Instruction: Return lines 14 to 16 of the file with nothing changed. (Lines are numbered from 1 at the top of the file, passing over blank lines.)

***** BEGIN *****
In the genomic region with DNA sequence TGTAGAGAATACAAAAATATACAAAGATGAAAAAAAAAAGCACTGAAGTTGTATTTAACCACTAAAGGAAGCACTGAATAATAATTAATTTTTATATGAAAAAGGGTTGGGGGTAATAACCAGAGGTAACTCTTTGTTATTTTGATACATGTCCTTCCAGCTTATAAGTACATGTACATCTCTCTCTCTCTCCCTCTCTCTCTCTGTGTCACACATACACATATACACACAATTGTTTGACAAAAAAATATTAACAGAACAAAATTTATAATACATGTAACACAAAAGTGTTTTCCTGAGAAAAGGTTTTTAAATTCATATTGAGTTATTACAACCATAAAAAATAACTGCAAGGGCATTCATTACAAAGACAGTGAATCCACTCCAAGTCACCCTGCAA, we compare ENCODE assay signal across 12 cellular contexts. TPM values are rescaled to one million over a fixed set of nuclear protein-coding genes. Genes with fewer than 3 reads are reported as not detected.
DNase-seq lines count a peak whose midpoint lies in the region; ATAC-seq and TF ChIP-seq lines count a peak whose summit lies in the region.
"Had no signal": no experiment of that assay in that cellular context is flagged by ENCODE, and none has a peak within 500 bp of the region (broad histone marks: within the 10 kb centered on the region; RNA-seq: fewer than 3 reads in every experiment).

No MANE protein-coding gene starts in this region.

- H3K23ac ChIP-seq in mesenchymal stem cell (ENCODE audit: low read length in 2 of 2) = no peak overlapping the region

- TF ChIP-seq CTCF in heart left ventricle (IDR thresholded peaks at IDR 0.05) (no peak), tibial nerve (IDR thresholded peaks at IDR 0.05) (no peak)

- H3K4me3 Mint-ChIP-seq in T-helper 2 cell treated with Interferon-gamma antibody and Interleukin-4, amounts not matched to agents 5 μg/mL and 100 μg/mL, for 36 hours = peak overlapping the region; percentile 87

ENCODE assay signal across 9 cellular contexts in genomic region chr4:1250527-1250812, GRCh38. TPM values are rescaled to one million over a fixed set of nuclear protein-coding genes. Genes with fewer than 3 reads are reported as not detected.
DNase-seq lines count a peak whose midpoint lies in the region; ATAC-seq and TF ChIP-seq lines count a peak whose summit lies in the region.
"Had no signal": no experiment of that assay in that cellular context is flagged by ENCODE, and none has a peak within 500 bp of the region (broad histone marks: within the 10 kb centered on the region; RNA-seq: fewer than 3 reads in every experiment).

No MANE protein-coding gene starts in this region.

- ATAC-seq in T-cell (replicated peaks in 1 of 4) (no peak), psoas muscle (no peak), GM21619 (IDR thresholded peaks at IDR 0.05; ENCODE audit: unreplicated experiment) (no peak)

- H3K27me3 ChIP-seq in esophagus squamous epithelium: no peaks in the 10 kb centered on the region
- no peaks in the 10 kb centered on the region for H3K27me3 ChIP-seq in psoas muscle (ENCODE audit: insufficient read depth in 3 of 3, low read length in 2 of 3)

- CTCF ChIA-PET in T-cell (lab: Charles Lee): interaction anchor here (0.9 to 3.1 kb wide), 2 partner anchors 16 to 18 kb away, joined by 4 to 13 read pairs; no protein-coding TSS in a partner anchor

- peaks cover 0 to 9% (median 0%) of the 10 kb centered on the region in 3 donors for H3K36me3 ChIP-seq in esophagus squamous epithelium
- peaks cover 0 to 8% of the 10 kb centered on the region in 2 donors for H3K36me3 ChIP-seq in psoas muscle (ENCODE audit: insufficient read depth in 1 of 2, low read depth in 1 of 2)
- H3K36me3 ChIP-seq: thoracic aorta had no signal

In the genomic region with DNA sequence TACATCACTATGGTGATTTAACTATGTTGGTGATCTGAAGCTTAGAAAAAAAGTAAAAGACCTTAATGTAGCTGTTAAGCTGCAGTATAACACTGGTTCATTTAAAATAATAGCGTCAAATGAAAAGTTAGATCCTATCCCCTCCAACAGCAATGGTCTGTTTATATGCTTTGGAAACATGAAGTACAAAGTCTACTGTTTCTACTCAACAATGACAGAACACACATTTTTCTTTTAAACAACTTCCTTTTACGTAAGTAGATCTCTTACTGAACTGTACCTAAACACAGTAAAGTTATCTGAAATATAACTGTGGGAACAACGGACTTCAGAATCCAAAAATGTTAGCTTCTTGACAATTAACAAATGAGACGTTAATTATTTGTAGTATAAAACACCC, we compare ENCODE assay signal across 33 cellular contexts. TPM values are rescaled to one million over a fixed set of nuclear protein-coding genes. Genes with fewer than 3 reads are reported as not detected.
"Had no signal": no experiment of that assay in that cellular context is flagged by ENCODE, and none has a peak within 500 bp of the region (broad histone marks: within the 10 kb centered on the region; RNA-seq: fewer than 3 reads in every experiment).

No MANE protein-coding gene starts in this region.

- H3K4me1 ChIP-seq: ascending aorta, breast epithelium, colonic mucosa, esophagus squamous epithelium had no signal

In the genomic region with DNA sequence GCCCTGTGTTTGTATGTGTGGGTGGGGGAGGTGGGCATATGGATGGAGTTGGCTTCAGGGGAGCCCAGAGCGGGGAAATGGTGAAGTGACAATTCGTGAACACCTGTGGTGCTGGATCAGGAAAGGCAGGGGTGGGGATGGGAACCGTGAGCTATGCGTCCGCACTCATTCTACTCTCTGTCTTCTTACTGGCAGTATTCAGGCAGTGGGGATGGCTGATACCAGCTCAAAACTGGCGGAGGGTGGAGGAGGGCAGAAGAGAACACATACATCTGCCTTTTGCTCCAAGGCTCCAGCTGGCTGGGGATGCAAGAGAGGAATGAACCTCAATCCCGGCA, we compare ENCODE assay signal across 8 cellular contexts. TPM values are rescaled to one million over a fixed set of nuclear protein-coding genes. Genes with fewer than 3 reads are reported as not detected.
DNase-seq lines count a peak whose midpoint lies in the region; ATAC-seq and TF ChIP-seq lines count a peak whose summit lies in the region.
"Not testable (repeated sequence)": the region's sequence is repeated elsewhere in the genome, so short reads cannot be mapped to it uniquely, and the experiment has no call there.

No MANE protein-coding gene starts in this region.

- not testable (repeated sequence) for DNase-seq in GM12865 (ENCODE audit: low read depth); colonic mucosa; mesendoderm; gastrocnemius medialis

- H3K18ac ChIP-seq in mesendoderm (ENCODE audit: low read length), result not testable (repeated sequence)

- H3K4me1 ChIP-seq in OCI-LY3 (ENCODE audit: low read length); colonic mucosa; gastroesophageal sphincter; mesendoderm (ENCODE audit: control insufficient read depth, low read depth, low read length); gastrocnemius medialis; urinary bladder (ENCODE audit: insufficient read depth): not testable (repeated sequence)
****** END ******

- no peaks in the 10 kb centered on the region for H3K27me3 ChIP-seq in psoas muscle (ENCODE audit: insufficient read depth in 3 of 3, low read length in 2 of 3)

- CTCF ChIA-PET in T-cell (lab: Charles Lee): interaction anchor here (0.9 to 3.1 kb wide), 2 partner anchors 16 to 18 kb away, joined by 4 to 13 read pairs; no protein-coding TSS in a partner anchor

- peaks cover 0 to 9% (median 0%) of the 10 kb centered on the region in 3 donors for H3K36me3 ChIP-seq in esophagus squamous epithelium